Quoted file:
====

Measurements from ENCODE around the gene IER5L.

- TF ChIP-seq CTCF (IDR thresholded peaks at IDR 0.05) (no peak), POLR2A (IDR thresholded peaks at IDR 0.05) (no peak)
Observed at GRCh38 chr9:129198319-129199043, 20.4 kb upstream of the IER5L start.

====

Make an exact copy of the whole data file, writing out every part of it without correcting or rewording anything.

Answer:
Measurements from ENCODE around the gene IER5L.

- TF ChIP-seq CTCF (IDR thresholded peaks at IDR 0.05) (no peak), POLR2A (IDR thresholded peaks at IDR 0.05) (no peak)
Observed at GRCh38 chr9:129198319-129199043, 20.4 kb upstream of the IER5L start.